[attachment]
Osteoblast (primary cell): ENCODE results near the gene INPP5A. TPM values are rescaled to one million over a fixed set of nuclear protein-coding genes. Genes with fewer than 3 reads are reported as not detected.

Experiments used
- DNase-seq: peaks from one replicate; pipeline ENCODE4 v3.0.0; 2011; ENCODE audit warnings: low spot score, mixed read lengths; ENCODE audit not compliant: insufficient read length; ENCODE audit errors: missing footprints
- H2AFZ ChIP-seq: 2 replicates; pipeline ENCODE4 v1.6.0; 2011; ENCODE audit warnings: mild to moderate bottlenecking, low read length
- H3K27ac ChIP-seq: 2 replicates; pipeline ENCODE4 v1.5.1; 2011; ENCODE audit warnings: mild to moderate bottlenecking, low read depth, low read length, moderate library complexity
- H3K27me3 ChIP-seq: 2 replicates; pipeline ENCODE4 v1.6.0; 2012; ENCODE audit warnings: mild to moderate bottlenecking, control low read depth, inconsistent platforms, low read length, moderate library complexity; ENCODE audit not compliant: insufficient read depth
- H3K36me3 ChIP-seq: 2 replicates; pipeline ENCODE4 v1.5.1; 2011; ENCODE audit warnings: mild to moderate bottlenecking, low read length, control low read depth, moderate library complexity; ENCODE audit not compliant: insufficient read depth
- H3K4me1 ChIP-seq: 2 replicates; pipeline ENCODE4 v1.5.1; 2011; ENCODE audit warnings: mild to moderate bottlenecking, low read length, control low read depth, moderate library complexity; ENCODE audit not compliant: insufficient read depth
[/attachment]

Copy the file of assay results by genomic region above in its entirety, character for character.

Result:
Osteoblast (primary cell): ENCODE results near the gene INPP5A. TPM values are rescaled to one million over a fixed set of nuclear protein-coding genes. Genes with fewer than 3 reads are reported as not detected.

Experiments used
- DNase-seq: peaks from one replicate; pipeline ENCODE4 v3.0.0; 2011; ENCODE audit warnings: low spot score, mixed read lengths; ENCODE audit not compliant: insufficient read length; ENCODE audit errors: missing footprints
- H2AFZ ChIP-seq: 2 replicates; pipeline ENCODE4 v1.6.0; 2011; ENCODE audit warnings: mild to moderate bottlenecking, low read length
- H3K27ac ChIP-seq: 2 replicates; pipeline ENCODE4 v1.5.1; 2011; ENCODE audit warnings: mild to moderate bottlenecking, low read depth, low read length, moderate library complexity
- H3K27me3 ChIP-seq: 2 replicates; pipeline ENCODE4 v1.6.0; 2012; ENCODE audit warnings: mild to moderate bottlenecking, control low read depth, inconsistent platforms, low read length, moderate library complexity; ENCODE audit not compliant: insufficient read depth
- H3K36me3 ChIP-seq: 2 replicates; pipeline ENCODE4 v1.5.1; 2011; ENCODE audit warnings: mild to moderate bottlenecking, low read length, control low read depth, moderate library complexity; ENCODE audit not compliant: insufficient read depth
- H3K4me1 ChIP-seq: 2 replicates; pipeline ENCODE4 v1.5.1; 2011; ENCODE audit warnings: mild to moderate bottlenecking, low read length, control low read depth, moderate library complexity; ENCODE audit not compliant: insufficient read depth